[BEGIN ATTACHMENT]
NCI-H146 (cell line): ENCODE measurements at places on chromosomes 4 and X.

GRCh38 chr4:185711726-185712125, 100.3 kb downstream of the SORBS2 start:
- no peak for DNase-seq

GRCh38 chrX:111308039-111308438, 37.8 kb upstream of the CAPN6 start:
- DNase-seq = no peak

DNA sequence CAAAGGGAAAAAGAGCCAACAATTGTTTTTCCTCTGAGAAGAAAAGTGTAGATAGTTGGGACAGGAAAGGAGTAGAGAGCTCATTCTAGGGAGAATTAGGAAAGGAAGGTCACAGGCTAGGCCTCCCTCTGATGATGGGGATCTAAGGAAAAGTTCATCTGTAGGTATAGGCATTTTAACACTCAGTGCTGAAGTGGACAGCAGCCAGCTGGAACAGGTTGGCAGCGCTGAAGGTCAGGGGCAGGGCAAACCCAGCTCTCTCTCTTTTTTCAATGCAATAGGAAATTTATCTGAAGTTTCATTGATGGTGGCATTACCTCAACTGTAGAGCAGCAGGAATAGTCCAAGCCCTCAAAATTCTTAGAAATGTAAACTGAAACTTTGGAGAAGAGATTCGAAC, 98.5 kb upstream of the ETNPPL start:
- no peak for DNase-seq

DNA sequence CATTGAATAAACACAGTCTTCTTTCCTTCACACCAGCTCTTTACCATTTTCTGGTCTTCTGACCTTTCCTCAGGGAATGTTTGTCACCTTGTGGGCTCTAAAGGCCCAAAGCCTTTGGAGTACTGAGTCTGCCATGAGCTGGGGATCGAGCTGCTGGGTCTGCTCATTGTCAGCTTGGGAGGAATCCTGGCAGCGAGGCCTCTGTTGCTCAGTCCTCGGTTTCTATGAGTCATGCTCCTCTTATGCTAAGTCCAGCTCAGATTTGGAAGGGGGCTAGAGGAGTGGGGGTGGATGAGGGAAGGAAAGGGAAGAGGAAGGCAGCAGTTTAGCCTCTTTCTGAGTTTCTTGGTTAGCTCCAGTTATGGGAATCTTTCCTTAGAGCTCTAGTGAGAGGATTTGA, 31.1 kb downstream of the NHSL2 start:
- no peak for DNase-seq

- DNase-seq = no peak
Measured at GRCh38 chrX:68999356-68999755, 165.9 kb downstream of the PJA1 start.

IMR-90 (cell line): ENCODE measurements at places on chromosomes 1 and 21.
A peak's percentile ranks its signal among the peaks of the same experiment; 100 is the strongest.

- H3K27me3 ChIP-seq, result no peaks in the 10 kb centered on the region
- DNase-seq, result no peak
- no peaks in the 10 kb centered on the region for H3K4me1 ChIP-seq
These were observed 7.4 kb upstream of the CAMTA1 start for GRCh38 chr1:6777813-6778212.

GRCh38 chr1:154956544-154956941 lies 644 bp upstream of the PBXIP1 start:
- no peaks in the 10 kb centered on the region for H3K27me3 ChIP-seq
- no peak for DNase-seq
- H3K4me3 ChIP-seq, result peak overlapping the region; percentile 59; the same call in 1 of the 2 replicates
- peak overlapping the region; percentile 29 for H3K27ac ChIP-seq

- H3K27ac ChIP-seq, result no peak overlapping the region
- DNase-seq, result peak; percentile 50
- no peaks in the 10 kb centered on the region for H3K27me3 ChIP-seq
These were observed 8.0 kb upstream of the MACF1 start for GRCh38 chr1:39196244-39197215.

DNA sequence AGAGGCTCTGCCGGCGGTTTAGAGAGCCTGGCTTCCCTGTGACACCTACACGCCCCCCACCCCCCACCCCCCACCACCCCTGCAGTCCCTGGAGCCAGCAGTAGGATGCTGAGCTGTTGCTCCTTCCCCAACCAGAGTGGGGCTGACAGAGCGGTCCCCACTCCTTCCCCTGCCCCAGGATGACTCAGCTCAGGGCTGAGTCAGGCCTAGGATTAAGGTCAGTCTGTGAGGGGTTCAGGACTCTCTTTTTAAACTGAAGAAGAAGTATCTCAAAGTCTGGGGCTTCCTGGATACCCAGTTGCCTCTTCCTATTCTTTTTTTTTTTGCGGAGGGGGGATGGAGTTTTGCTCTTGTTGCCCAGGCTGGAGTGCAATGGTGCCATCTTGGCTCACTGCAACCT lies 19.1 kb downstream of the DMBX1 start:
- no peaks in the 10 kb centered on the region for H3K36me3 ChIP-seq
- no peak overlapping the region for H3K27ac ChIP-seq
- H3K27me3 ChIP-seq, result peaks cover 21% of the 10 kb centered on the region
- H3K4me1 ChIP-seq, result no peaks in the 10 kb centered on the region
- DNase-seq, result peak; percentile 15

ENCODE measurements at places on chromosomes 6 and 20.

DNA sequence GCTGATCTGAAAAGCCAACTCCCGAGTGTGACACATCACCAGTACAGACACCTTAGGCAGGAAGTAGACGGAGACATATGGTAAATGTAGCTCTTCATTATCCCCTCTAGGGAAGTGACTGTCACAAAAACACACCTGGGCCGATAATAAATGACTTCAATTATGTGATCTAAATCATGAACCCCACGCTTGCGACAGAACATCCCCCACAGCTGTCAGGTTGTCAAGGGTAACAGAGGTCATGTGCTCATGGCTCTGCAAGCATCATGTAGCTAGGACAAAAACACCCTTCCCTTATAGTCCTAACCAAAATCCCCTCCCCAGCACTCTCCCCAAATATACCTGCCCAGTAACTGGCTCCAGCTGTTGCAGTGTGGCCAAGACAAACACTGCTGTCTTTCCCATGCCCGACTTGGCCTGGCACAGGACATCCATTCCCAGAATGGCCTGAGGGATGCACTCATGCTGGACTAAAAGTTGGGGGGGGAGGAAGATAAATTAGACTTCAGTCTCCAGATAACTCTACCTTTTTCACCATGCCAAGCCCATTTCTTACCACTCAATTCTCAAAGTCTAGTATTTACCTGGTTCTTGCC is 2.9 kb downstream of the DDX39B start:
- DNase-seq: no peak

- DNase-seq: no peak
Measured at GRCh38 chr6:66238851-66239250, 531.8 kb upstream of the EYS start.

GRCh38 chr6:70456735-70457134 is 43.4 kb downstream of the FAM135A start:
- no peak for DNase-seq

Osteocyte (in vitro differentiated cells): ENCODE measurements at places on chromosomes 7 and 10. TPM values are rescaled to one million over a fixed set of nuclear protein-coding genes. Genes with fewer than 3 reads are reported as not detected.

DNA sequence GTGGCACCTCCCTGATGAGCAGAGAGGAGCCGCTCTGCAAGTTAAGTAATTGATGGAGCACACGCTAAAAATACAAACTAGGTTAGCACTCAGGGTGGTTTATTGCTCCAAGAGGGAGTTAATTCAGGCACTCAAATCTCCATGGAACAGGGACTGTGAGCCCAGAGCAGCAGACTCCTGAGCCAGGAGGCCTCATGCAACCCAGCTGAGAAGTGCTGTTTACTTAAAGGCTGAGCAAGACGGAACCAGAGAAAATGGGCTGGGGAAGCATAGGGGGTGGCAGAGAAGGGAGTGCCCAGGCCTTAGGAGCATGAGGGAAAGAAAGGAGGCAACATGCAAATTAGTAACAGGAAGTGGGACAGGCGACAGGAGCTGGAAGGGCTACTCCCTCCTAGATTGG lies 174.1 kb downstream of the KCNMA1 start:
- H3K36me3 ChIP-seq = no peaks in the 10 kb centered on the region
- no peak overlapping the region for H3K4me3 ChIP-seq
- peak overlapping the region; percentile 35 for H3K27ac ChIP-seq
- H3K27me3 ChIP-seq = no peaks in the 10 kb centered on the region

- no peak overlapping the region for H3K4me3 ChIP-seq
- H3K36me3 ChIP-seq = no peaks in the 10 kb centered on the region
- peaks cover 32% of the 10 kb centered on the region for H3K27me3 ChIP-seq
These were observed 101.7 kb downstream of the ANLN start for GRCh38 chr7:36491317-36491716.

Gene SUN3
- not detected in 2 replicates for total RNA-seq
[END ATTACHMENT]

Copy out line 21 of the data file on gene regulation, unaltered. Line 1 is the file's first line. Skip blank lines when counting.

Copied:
- H3K4me3 ChIP-seq, result peak overlapping the region; percentile 59; the same call in 1 of the 2 replicates